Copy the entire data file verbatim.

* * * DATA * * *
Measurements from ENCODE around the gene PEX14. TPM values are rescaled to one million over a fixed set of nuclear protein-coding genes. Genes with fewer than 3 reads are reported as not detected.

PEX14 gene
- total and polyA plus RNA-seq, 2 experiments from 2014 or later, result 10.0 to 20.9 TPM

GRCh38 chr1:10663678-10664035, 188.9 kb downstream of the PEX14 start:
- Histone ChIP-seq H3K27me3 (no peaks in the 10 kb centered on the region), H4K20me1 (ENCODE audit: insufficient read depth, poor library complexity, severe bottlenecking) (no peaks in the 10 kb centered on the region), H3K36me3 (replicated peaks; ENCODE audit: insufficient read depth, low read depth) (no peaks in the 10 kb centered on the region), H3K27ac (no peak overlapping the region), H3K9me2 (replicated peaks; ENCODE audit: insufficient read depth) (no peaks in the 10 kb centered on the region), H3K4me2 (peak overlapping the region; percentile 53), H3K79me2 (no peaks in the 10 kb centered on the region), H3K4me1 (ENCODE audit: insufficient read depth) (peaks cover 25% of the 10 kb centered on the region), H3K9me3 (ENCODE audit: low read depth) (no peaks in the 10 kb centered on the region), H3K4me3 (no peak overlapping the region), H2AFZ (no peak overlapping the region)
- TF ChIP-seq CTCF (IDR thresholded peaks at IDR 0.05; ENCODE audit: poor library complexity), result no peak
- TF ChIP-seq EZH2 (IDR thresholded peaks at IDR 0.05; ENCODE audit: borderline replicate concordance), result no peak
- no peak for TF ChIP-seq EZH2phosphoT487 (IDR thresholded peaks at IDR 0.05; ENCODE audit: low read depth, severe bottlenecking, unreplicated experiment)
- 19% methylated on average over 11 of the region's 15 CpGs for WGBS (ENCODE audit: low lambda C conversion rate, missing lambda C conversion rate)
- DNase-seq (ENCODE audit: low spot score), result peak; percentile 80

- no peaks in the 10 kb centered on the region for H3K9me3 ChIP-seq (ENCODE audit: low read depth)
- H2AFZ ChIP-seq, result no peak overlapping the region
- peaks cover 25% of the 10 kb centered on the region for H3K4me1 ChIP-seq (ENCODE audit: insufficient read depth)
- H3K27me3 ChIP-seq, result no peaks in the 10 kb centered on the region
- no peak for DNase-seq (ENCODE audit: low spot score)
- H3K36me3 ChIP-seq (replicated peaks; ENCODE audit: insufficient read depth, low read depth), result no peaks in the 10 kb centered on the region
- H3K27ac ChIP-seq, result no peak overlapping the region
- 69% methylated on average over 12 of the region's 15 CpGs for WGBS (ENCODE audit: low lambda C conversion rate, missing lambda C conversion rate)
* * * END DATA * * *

Measurements from ENCODE around the gene PEX14. TPM values are rescaled to one million over a fixed set of nuclear protein-coding genes. Genes with fewer than 3 reads are reported as not detected.

PEX14 gene
- total and polyA plus RNA-seq, 2 experiments from 2014 or later, result 10.0 to 20.9 TPM

GRCh38 chr1:10663678-10664035, 188.9 kb downstream of the PEX14 start:
- Histone ChIP-seq H3K27me3 (no peaks in the 10 kb centered on the region), H4K20me1 (ENCODE audit: insufficient read depth, poor library complexity, severe bottlenecking) (no peaks in the 10 kb centered on the region), H3K36me3 (replicated peaks; ENCODE audit: insufficient read depth, low read depth) (no peaks in the 10 kb centered on the region), H3K27ac (no peak overlapping the region), H3K9me2 (replicated peaks; ENCODE audit: insufficient read depth) (no peaks in the 10 kb centered on the region), H3K4me2 (peak overlapping the region; percentile 53), H3K79me2 (no peaks in the 10 kb centered on the region), H3K4me1 (ENCODE audit: insufficient read depth) (peaks cover 25% of the 10 kb centered on the region), H3K9me3 (ENCODE audit: low read depth) (no peaks in the 10 kb centered on the region), H3K4me3 (no peak overlapping the region), H2AFZ (no peak overlapping the region)
- TF ChIP-seq CTCF (IDR thresholded peaks at IDR 0.05; ENCODE audit: poor library complexity), result no peak
- TF ChIP-seq EZH2 (IDR thresholded peaks at IDR 0.05; ENCODE audit: borderline replicate concordance), result no peak
- no peak for TF ChIP-seq EZH2phosphoT487 (IDR thresholded peaks at IDR 0.05; ENCODE audit: low read depth, severe bottlenecking, unreplicated experiment)
- 19% methylated on average over 11 of the region's 15 CpGs for WGBS (ENCODE audit: low lambda C conversion rate, missing lambda C conversion rate)
- DNase-seq (ENCODE audit: low spot score), result peak; percentile 80

- no peaks in the 10 kb centered on the region for H3K9me3 ChIP-seq (ENCODE audit: low read depth)
- H2AFZ ChIP-seq, result no peak overlapping the region
- peaks cover 25% of the 10 kb centered on the region for H3K4me1 ChIP-seq (ENCODE audit: insufficient read depth)
- H3K27me3 ChIP-seq, result no peaks in the 10 kb centered on the region
- no peak for DNase-seq (ENCODE audit: low spot score)
- H3K36me3 ChIP-seq (replicated peaks; ENCODE audit: insufficient read depth, low read depth), result no peaks in the 10 kb centered on the region
- H3K27ac ChIP-seq, result no peak overlapping the region
- 69% methylated on average over 12 of the region's 15 CpGs for WGBS (ENCODE audit: low lambda C conversion rate, missing lambda C conversion rate)